& introduce a universal pension with no deemed or asset testing. This can be paid for by the savings on simplifying the OAP.
    The current system is RS & gets worse every budget as the greedy LNP & ALP gouge more money from retirees.
    1984
    5th Dec 2018
    1:27pm
    Money can also be generated by the government to pay for a universal pension by taxing the interest earned on ones super irrespective of age. no tax concessions because you're 60 or over. If you earn you pay tax.
    Lothario
    5th Dec 2018
    2:04pm
    What is your problem with smsf’s
    Oh wait I know - you’re one of those greedy lefties who want our money
    Knows-a-lot
    5th Dec 2018
    5:17pm
    @Lothario. Greedy Rightards you mean.
    Not a Bludger
    5th Dec 2018
    1:39pm
    Once again, a rentseeking leftie outfit (AIST) plus a leftie uni lecturer produce a report that is both biased and incorrect.

    In particular, there are a wealth of analyses of performance of all manner of super funds, as has been reported in this column.

    Fundamentally, this report is just another part of the ongoing push by industry funds to protect the involvement of thug unions in their management, funds under management and profits.
    Lothario
    5th Dec 2018
    2:02pm
    Agree 100%
    Knows-a-lot
    5th Dec 2018
    5:18pm
    The paid Lieberal shills are out in force today I see.
    1984
    5th Dec 2018
    6:40pm
    They have to have something to gripe & whinge about. The way their LNP mates are getting hammered at the polling booths doesn't give them something to look forward to.
    It's all downhill from here for the lot of them.
    Captain
    7th Dec 2018
    8:09am
    The Wit brothers are back.
    Old Geezer
    5th Dec 2018
    2:23pm
    There is no way I would have super if I didn't control my own SMSF. Unfortunately I have seen what happens with all types of managed funds super or other investments and I don't like what I see at all. There is nothing worse than being told your investment has lost 50% but you are not told where the losses occurred. There are the fees you pay but with the structure are all sorts of hidden fees as people have to be paid all along the food chain of a managed fund.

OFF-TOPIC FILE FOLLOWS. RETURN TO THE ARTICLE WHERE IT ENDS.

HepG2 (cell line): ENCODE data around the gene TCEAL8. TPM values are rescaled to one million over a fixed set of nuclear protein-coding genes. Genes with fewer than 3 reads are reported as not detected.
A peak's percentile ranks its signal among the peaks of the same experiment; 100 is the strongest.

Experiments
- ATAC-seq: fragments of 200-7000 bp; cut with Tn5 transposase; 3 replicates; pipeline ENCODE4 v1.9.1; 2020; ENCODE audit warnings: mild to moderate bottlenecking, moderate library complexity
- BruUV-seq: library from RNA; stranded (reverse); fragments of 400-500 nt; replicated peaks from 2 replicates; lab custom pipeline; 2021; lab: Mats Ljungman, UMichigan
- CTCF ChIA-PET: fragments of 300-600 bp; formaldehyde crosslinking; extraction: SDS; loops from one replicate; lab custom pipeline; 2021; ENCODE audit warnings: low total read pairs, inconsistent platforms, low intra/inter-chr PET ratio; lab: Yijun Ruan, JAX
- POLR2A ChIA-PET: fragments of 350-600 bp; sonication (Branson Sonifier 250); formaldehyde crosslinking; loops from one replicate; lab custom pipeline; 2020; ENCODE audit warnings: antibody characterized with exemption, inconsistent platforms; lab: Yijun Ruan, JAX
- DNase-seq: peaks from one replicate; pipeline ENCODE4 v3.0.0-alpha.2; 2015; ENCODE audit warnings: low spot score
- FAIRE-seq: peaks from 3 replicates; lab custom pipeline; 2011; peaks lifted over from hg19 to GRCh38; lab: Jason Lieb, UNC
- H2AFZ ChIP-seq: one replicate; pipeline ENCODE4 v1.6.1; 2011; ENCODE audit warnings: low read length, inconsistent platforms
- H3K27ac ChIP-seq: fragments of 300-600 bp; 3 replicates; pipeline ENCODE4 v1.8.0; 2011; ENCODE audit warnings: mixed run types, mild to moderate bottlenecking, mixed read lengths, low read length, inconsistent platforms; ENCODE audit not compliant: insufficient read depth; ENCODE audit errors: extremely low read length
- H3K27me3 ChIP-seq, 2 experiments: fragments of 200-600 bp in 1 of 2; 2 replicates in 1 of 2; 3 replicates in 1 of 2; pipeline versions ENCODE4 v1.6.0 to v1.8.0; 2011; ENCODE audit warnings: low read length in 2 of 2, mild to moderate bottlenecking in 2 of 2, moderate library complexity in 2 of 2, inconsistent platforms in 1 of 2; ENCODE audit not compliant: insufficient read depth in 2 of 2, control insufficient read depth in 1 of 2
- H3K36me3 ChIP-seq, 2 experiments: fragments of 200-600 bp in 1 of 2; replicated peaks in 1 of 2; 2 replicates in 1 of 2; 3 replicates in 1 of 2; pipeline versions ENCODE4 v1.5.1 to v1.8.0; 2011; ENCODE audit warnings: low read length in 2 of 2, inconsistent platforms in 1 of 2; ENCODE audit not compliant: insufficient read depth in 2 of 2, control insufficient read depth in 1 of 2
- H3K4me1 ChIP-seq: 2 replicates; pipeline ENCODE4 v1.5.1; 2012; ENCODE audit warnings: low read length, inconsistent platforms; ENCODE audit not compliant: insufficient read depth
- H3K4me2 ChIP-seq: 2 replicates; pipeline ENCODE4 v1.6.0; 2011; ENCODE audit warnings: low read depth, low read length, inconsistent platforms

I recently got some quotes to manage my super in industry funds and the cheapest one wanted to charge me $20,000 a year which is more than 10 times what it cost to run my SMSF. That's only the fees I can see as I know their are also lots of hidden fees.
    Rae
    6th Dec 2018
    8:38am
    Yes I agree. I'm happy to hold investments outside of super and pay any taxes over the $33000 I can earn tax-free. Investment taxes are very generous anyway.

    If 8 million people hold these accounts and are either happy or too lazy to fill out a transfer form then so be it.

    We know regulatory capture is endemic these days so there is no excuse to not finding out the rules and acting accordingly.

    I didn't want a SMSF as I could see the sovereign risk and fees and charges ballooning.

    They'll legislate for annuities or some such next. It was easy to see the rot start when powerful banks started funding their representatives into positions of leadership within government.

    The big mistake is trusting where trust is not due.
    floss
    5th Dec 2018
    3:41pm
    I have a large amount with a Industry fund O.G and it cost me very little your figure is just another of your lies that come easy to you.
    Old Geezer
    5th Dec 2018
    5:14pm
    I wish it was a lie as I can't believe it costs so much in fees. I got 10 quotes and that was the cheapest one.
    Knows-a-lot
    5th Dec 2018
    5:16pm
    "For profit" is about maximally gouging the public - capitalism gone mad!
    Travellersjoy
    5th Dec 2018
    5:27pm
    Why am I not surprised?

    The devil looks after his own, and the L/NP and IPA, the rest of the cheats and thieves.
    On the Ball
    5th Dec 2018
    10:02pm
    My Super was doing fine until Trump And the LNP decided to f$%k with our economy and send the stock market into jitters.
    Adrianus
    6th Dec 2018
    10:02am
    I suppose you think that Bill Shorten's Franking Credit policy is a calming influence on financial markets? An election looming in the next 6 months with Labor in front on polls, makes people pay attention to Bill Shorten just as much as our PM.